Multilingualizer 4.24 released

We’ve been hard at work adding new features as per customer-request, and fixing bugs when they sometimes appear. Below you’ll find a summary of the most recent updates since the last article.

In order to upgrade your version of the Multilingualizer (automatic updates were withdrawn due to customer complaints), you should follow this upgrade guide.

Summary of updates

  • Language-specific videos now possible without displaying captions
  • Placeholders for text input can be translated using standard 4-2-4 dot notation method (or the shorthand separating with 2 dots)
  • Read more links on some blogs fixed – this will also fix some other links if those links were technically ’empty’ but had the content set using CSS
  • Landing on a language-specific page will now also set the language on behalf of the user. This eliminates any chance of landing on a French-content page and seeing English headers (for example).

Multilingualizer 4.20

This was a very brief release which was quickly replaced by 4.21. It included the addition of some code to remember the ‘scroll position’ when users are changing languages. So, if they are half-way down the page, then they switch languages, they will return to half-way down the page.

It turns out this behaviour, although requested by some users, just feels weird in practice. Users expect the fresh page to be scrolled to the top. On top of that, it was impossible to scroll to the absolute correct position due to the different lengths of texts in different languages.

Multilingualizer 4.21

This update included the removal of the previously added ‘scroll position’ code.

It also saw improved support for Wix and improved reliability for language-specific pages and the various header links that may exist.

Multilingualizer 4.22

This update was focused on improving language-specific pages support.

Two key things were altered – the footer is searched for language-specific pages as well as the header, and now if a user lands freshly on a language-specific page (one with {en} or {fr} etc in the title), the Multilingualizer will change the language on behalf of the user.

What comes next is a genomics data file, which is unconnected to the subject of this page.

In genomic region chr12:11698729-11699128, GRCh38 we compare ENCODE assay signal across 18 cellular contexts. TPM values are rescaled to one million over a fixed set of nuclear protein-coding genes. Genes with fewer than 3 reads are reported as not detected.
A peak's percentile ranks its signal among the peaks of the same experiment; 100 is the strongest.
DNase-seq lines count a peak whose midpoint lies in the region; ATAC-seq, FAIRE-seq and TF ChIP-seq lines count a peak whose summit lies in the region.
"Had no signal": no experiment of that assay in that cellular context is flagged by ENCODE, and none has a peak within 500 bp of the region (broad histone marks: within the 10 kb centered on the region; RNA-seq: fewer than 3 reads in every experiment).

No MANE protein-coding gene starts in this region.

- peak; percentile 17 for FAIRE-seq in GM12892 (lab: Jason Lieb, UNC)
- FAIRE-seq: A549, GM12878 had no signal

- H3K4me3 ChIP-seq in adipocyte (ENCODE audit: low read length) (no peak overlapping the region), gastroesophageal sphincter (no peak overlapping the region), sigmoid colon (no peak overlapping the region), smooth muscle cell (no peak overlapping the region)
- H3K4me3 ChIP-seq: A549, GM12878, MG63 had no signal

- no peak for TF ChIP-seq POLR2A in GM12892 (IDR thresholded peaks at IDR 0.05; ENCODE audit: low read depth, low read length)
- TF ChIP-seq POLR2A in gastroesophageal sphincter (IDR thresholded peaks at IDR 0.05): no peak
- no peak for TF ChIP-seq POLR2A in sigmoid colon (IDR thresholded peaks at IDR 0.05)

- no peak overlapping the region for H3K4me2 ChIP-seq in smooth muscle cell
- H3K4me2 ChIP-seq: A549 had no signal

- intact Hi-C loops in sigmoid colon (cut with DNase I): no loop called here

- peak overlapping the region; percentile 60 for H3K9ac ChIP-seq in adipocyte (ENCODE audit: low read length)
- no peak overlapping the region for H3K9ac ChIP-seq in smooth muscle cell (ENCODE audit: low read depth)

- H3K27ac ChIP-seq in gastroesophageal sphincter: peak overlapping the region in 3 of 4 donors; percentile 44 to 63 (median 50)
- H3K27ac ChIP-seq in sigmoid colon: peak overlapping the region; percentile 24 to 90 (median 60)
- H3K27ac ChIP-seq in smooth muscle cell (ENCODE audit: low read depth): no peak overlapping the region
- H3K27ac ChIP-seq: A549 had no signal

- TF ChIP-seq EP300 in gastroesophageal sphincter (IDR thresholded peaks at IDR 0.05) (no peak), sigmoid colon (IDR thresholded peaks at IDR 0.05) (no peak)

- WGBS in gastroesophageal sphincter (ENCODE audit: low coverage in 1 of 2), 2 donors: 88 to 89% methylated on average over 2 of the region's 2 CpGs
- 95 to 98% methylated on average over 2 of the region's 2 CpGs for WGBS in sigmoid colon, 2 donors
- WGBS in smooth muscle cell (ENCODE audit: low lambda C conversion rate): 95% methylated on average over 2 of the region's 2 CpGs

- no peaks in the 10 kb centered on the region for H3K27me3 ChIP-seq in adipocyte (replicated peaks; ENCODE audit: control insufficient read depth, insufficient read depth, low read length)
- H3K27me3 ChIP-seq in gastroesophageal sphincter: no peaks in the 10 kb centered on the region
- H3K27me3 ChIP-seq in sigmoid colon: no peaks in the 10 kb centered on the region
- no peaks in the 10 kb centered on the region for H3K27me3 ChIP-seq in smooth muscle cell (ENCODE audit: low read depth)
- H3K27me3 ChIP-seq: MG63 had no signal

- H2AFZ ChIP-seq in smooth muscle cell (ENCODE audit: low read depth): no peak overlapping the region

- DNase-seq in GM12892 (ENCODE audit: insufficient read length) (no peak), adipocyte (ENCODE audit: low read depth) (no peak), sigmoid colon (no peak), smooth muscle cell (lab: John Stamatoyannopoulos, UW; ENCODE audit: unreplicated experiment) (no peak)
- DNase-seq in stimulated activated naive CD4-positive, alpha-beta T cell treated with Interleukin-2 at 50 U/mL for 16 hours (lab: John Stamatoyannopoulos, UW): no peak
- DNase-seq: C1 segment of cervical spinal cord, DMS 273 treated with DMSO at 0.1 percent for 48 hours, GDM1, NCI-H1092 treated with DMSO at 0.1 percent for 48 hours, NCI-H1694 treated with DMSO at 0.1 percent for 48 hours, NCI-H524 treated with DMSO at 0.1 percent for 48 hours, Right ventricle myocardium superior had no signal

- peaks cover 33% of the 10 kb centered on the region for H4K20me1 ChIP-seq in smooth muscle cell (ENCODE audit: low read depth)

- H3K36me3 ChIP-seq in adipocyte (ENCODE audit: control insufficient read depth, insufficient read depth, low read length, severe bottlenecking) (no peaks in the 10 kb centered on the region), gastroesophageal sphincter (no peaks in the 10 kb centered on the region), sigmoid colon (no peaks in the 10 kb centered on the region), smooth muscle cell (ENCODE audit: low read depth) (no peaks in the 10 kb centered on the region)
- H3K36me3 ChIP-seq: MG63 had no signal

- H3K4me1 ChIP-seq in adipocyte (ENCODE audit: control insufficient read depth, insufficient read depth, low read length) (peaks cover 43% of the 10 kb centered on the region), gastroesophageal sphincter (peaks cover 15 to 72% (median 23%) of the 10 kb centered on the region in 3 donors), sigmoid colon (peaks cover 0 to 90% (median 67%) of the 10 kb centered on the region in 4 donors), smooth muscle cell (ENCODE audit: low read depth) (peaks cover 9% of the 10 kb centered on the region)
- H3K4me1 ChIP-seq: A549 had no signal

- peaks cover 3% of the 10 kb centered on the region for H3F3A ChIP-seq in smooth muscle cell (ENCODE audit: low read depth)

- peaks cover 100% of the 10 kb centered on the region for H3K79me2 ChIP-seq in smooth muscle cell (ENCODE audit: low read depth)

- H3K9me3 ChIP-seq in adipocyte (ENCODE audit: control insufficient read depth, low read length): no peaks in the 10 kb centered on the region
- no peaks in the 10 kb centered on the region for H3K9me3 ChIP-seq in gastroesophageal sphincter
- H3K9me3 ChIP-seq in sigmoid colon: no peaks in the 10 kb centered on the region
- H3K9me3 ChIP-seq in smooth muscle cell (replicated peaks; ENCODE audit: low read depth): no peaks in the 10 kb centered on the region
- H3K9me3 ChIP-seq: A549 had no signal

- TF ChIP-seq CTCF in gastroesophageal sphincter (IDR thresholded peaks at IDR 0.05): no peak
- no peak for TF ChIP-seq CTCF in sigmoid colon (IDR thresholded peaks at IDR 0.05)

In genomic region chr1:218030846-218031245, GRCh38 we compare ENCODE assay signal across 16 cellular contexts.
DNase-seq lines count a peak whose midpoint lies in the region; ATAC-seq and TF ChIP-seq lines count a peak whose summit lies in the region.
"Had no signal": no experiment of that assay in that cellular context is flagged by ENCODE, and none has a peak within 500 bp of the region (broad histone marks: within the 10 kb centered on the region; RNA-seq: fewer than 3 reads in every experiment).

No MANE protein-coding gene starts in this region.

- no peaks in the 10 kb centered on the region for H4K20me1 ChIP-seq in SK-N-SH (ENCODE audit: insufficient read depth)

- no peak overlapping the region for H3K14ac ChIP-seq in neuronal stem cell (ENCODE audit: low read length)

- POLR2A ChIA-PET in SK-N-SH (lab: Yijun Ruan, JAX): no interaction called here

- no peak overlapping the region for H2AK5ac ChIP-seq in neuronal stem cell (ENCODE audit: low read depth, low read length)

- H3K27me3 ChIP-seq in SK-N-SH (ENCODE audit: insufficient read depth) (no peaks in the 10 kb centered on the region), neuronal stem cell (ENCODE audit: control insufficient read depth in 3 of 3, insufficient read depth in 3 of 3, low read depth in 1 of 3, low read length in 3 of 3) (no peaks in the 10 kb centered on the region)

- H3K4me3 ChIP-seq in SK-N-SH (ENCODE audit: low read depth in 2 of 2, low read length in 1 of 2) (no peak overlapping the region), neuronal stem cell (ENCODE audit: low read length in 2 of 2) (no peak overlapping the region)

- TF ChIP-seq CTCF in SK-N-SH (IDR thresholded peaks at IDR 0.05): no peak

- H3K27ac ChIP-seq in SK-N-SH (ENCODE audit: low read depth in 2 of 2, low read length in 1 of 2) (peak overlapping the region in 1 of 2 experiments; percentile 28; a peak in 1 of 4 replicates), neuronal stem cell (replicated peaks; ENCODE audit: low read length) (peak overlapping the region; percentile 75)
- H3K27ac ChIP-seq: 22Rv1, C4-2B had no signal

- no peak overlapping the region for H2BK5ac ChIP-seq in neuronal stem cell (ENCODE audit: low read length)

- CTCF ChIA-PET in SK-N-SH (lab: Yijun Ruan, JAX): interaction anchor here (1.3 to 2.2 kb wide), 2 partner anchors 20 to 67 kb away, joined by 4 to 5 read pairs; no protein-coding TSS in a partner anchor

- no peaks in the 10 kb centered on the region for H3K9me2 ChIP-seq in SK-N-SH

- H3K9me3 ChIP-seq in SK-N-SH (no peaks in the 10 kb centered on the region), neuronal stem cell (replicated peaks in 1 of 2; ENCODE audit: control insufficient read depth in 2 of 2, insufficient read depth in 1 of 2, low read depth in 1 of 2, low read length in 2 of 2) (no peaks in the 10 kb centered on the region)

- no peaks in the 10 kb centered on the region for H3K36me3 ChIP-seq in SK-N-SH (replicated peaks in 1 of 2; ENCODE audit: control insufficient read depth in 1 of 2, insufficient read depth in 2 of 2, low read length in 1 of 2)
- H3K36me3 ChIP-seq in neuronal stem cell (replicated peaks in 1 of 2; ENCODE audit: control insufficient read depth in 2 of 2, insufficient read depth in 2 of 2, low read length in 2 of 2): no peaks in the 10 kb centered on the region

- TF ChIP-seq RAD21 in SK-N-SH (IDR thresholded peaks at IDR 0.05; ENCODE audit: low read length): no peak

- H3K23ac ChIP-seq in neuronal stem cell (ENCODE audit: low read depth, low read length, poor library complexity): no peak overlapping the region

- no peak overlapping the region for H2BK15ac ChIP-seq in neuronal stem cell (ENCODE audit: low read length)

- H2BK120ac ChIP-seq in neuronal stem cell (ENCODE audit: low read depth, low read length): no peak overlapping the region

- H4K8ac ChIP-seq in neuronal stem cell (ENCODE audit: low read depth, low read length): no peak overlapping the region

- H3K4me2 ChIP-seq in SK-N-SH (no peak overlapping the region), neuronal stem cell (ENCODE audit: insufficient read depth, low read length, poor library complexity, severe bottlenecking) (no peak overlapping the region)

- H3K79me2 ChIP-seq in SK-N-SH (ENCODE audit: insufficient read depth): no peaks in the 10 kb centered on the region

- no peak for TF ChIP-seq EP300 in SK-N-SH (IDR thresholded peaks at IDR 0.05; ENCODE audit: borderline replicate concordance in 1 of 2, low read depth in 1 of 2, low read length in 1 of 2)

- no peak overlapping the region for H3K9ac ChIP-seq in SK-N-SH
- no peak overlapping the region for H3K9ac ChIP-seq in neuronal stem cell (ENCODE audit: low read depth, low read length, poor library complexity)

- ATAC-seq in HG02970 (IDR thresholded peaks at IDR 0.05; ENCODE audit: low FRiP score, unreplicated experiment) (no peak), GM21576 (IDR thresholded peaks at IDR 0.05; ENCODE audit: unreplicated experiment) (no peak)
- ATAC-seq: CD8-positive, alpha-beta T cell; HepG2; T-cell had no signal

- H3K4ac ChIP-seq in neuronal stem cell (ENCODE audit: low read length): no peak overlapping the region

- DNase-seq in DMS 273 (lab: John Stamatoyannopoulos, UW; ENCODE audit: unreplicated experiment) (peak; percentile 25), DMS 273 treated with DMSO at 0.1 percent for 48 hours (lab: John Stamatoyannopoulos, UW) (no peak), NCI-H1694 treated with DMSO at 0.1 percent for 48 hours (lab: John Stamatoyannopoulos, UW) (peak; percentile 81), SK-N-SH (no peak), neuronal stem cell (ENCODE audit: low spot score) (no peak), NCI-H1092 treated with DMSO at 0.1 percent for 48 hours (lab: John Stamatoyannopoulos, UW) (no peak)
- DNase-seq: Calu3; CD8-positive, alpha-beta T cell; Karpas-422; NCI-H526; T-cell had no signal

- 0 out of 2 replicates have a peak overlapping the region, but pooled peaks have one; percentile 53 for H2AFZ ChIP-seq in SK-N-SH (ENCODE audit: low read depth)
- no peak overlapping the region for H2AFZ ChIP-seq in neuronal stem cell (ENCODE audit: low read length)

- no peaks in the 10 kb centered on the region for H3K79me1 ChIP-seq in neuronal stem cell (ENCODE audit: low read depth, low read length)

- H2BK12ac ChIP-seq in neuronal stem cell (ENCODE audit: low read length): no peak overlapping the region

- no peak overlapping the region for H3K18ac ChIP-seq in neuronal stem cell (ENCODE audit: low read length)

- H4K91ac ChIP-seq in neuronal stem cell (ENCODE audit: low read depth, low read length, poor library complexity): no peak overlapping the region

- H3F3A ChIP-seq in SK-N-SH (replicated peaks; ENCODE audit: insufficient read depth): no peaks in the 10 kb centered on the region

We were worried about changing the language on behalf of the user because there may have been occasions where the user would end up flipping between english -> french -> english forever, but after thorough testing, this code was approved.

This actually means, if you are using a cover page or similar to ask your users to choose a language before entering your site, you can just include the hyperlink to those URLs and include {en}, {fr} etc in the title of those pages and the Multilingualizer will handle the rest.

Multilingualizer 4.23

In some themes, in some archives, there will be a ‘Read More ->’ link which is actually constructed using CSS. Here’s an example:

Example of a Read More -> link in some templates

Previously, for some of these links, depending on how they were implemented, the Multilingualizer was mistakenly hiding them. That’s because when the Multilingualizer hides text for a language, it frequently can include hyperlinks inside paragraphs and at the end of all the replacements we are left with empty paragraphs and empty hyperlinks (anchor tags, or <a> tags).

So, as a final part of the process, the Multilingualizer runs through these empty tags and removes them from the page. The Multilingualizer was mistakenly thinking that these Read More links were empty – because they kind of were:

No text actually inside the <a> tag on the left hand side. Instead, this theme creates the ‘Read More’ text using the CSS a::before {content:…} approach

As you can see above, there is not actually text inside the anchor tag. This is why the Multilingualizer was making this mistake. Instead, these themes/templates were creating the ‘Read More’ link using CSS which you can see inside the right hand side box in the image above.

So, the code was altered to perform an extra step for these empty elements to check the CSS ::content pseudo-selector and if they are not empty, these elements will no longer be removed. The result is, the Read More-> link appears on previously affected templates.

Multilingualizer 4.24

If you are using forms, you may wish to have the placeholders of text inputs translated. Previously, to do this you had to use our hard-coded translations file which is not all that pleasant.

Now, providing your web-builder allows you to alter the placeholder, you can use our normal 4-2-4 dot notation or the shorthand e.g. englishplaceholder..frenchplaceholder

For example, in Squarespace, edit your form, then edit your text box, then scroll to where the placeholder can be defined and enter your 2 or more language variations:

Then you’ll see the results as you’d expect:

See the form in French and particularly the placeholder in French
And here, see the same form in English, including the English placeholder


That’s all the updates for now. If you have any other changes you’d like to see in the Multilingualizer, comment below or contact us through our on-site chat bubble.